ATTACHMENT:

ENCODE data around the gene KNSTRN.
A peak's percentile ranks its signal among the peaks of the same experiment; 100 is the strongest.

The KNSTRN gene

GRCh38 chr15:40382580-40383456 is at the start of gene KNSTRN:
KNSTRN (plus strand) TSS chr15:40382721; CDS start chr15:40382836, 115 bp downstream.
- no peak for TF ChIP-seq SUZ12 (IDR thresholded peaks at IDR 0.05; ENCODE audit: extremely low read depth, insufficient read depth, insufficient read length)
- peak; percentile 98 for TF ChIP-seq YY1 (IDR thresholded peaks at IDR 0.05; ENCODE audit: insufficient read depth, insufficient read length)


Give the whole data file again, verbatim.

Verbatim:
ENCODE data around the gene KNSTRN.
A peak's percentile ranks its signal among the peaks of the same experiment; 100 is the strongest.

The KNSTRN gene

GRCh38 chr15:40382580-40383456 is at the start of gene KNSTRN:
KNSTRN (plus strand) TSS chr15:40382721; CDS start chr15:40382836, 115 bp downstream.
- no peak for TF ChIP-seq SUZ12 (IDR thresholded peaks at IDR 0.05; ENCODE audit: extremely low read depth, insufficient read depth, insufficient read length)
- peak; percentile 98 for TF ChIP-seq YY1 (IDR thresholded peaks at IDR 0.05; ENCODE audit: insufficient read depth, insufficient read length)